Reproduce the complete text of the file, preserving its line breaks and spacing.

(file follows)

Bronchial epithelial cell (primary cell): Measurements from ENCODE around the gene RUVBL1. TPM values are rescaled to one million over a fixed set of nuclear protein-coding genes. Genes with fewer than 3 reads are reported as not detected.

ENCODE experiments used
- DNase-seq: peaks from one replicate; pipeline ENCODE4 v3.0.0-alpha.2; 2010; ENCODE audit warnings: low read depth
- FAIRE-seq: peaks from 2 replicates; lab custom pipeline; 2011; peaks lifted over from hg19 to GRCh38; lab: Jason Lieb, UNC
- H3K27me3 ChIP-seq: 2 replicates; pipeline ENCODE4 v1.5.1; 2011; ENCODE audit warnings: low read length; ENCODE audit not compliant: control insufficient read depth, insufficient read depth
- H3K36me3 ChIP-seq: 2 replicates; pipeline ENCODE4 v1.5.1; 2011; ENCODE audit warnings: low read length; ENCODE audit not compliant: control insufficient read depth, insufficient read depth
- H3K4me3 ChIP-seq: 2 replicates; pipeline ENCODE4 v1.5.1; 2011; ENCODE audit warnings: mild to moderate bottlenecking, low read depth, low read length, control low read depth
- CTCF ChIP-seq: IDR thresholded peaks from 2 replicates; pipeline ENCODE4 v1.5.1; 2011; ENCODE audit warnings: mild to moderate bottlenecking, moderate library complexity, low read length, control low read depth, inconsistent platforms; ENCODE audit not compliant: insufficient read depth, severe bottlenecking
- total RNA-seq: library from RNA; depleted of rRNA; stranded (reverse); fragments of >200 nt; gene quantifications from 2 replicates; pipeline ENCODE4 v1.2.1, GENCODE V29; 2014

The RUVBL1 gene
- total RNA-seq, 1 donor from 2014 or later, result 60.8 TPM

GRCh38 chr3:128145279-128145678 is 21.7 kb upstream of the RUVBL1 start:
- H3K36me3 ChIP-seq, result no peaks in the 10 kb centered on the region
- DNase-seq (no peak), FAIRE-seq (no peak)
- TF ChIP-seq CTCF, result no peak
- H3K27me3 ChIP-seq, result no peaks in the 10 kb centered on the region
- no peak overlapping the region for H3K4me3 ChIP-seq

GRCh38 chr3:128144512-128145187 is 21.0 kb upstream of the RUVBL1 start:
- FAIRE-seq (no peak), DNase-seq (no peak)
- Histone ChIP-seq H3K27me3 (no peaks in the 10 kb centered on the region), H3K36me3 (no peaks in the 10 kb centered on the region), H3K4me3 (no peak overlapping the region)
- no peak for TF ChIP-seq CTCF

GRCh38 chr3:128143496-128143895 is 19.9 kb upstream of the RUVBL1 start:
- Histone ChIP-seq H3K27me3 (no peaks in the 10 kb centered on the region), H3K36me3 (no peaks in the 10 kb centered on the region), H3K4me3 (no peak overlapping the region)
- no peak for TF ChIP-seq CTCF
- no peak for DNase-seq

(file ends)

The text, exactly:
Bronchial epithelial cell (primary cell): Measurements from ENCODE around the gene RUVBL1. TPM values are rescaled to one million over a fixed set of nuclear protein-coding genes. Genes with fewer than 3 reads are reported as not detected.

ENCODE experiments used
- DNase-seq: peaks from one replicate; pipeline ENCODE4 v3.0.0-alpha.2; 2010; ENCODE audit warnings: low read depth
- FAIRE-seq: peaks from 2 replicates; lab custom pipeline; 2011; peaks lifted over from hg19 to GRCh38; lab: Jason Lieb, UNC
- H3K27me3 ChIP-seq: 2 replicates; pipeline ENCODE4 v1.5.1; 2011; ENCODE audit warnings: low read length; ENCODE audit not compliant: control insufficient read depth, insufficient read depth
- H3K36me3 ChIP-seq: 2 replicates; pipeline ENCODE4 v1.5.1; 2011; ENCODE audit warnings: low read length; ENCODE audit not compliant: control insufficient read depth, insufficient read depth
- H3K4me3 ChIP-seq: 2 replicates; pipeline ENCODE4 v1.5.1; 2011; ENCODE audit warnings: mild to moderate bottlenecking, low read depth, low read length, control low read depth
- CTCF ChIP-seq: IDR thresholded peaks from 2 replicates; pipeline ENCODE4 v1.5.1; 2011; ENCODE audit warnings: mild to moderate bottlenecking, moderate library complexity, low read length, control low read depth, inconsistent platforms; ENCODE audit not compliant: insufficient read depth, severe bottlenecking
- total RNA-seq: library from RNA; depleted of rRNA; stranded (reverse); fragments of >200 nt; gene quantifications from 2 replicates; pipeline ENCODE4 v1.2.1, GENCODE V29; 2014

The RUVBL1 gene
- total RNA-seq, 1 donor from 2014 or later, result 60.8 TPM

GRCh38 chr3:128145279-128145678 is 21.7 kb upstream of the RUVBL1 start:
- H3K36me3 ChIP-seq, result no peaks in the 10 kb centered on the region
- DNase-seq (no peak), FAIRE-seq (no peak)
- TF ChIP-seq CTCF, result no peak
- H3K27me3 ChIP-seq, result no peaks in the 10 kb centered on the region
- no peak overlapping the region for H3K4me3 ChIP-seq

GRCh38 chr3:128144512-128145187 is 21.0 kb upstream of the RUVBL1 start:
- FAIRE-seq (no peak), DNase-seq (no peak)
- Histone ChIP-seq H3K27me3 (no peaks in the 10 kb centered on the region), H3K36me3 (no peaks in the 10 kb centered on the region), H3K4me3 (no peak overlapping the region)
- no peak for TF ChIP-seq CTCF

GRCh38 chr3:128143496-128143895 is 19.9 kb upstream of the RUVBL1 start:
- Histone ChIP-seq H3K27me3 (no peaks in the 10 kb centered on the region), H3K36me3 (no peaks in the 10 kb centered on the region), H3K4me3 (no peak overlapping the region)
- no peak for TF ChIP-seq CTCF
- no peak for DNase-seq